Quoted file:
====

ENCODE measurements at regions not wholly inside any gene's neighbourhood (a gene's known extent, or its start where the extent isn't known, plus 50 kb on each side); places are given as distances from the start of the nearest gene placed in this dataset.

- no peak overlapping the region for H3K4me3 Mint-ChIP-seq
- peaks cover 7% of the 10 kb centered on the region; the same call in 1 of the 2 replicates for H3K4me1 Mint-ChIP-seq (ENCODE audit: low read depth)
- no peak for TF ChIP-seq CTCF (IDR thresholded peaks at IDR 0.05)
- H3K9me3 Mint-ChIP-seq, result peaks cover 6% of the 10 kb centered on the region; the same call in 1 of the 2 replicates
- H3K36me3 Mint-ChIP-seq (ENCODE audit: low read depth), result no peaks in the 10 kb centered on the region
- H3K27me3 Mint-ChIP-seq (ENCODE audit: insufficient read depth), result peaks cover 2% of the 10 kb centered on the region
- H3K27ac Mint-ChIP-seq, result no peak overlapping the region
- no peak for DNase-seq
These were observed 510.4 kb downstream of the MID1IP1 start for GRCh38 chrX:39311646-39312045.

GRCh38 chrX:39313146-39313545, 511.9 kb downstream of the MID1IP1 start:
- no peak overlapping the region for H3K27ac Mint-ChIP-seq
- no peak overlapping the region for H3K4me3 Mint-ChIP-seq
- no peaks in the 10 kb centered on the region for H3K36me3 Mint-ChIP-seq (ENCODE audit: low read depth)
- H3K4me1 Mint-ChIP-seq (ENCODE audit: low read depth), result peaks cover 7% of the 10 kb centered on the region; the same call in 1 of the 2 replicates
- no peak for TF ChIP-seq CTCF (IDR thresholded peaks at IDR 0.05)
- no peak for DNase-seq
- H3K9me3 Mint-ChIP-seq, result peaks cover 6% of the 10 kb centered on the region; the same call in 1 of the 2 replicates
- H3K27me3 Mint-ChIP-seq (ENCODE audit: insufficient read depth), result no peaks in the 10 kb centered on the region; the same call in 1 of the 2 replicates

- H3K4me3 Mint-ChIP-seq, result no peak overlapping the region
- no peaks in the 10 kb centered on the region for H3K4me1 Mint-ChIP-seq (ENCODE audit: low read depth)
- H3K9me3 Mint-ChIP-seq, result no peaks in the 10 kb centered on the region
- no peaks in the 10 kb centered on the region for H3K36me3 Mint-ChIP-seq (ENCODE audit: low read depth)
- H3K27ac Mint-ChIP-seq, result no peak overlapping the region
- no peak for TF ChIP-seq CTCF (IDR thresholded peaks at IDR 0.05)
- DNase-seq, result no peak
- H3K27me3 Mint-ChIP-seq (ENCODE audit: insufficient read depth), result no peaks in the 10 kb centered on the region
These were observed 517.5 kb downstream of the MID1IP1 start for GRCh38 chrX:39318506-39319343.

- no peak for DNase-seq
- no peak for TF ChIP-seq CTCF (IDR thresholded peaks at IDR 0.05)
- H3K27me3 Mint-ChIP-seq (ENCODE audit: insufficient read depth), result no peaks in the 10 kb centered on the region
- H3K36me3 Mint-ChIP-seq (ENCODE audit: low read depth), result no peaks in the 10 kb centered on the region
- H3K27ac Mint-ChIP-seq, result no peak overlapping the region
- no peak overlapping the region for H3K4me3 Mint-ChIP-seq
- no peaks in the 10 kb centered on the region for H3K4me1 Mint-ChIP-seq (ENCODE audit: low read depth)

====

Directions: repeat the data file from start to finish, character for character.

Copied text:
ENCODE measurements at regions not wholly inside any gene's neighbourhood (a gene's known extent, or its start where the extent isn't known, plus 50 kb on each side); places are given as distances from the start of the nearest gene placed in this dataset.

- no peak overlapping the region for H3K4me3 Mint-ChIP-seq
- peaks cover 7% of the 10 kb centered on the region; the same call in 1 of the 2 replicates for H3K4me1 Mint-ChIP-seq (ENCODE audit: low read depth)
- no peak for TF ChIP-seq CTCF (IDR thresholded peaks at IDR 0.05)
- H3K9me3 Mint-ChIP-seq, result peaks cover 6% of the 10 kb centered on the region; the same call in 1 of the 2 replicates
- H3K36me3 Mint-ChIP-seq (ENCODE audit: low read depth), result no peaks in the 10 kb centered on the region
- H3K27me3 Mint-ChIP-seq (ENCODE audit: insufficient read depth), result peaks cover 2% of the 10 kb centered on the region
- H3K27ac Mint-ChIP-seq, result no peak overlapping the region
- no peak for DNase-seq
These were observed 510.4 kb downstream of the MID1IP1 start for GRCh38 chrX:39311646-39312045.

GRCh38 chrX:39313146-39313545, 511.9 kb downstream of the MID1IP1 start:
- no peak overlapping the region for H3K27ac Mint-ChIP-seq
- no peak overlapping the region for H3K4me3 Mint-ChIP-seq
- no peaks in the 10 kb centered on the region for H3K36me3 Mint-ChIP-seq (ENCODE audit: low read depth)
- H3K4me1 Mint-ChIP-seq (ENCODE audit: low read depth), result peaks cover 7% of the 10 kb centered on the region; the same call in 1 of the 2 replicates
- no peak for TF ChIP-seq CTCF (IDR thresholded peaks at IDR 0.05)
- no peak for DNase-seq
- H3K9me3 Mint-ChIP-seq, result peaks cover 6% of the 10 kb centered on the region; the same call in 1 of the 2 replicates
- H3K27me3 Mint-ChIP-seq (ENCODE audit: insufficient read depth), result no peaks in the 10 kb centered on the region; the same call in 1 of the 2 replicates

- H3K4me3 Mint-ChIP-seq, result no peak overlapping the region
- no peaks in the 10 kb centered on the region for H3K4me1 Mint-ChIP-seq (ENCODE audit: low read depth)
- H3K9me3 Mint-ChIP-seq, result no peaks in the 10 kb centered on the region
- no peaks in the 10 kb centered on the region for H3K36me3 Mint-ChIP-seq (ENCODE audit: low read depth)
- H3K27ac Mint-ChIP-seq, result no peak overlapping the region
- no peak for TF ChIP-seq CTCF (IDR thresholded peaks at IDR 0.05)
- DNase-seq, result no peak
- H3K27me3 Mint-ChIP-seq (ENCODE audit: insufficient read depth), result no peaks in the 10 kb centered on the region
These were observed 517.5 kb downstream of the MID1IP1 start for GRCh38 chrX:39318506-39319343.

- no peak for DNase-seq
- no peak for TF ChIP-seq CTCF (IDR thresholded peaks at IDR 0.05)
- H3K27me3 Mint-ChIP-seq (ENCODE audit: insufficient read depth), result no peaks in the 10 kb centered on the region
- H3K36me3 Mint-ChIP-seq (ENCODE audit: low read depth), result no peaks in the 10 kb centered on the region
- H3K27ac Mint-ChIP-seq, result no peak overlapping the region
- no peak overlapping the region for H3K4me3 Mint-ChIP-seq
- no peaks in the 10 kb centered on the region for H3K4me1 Mint-ChIP-seq (ENCODE audit: low read depth)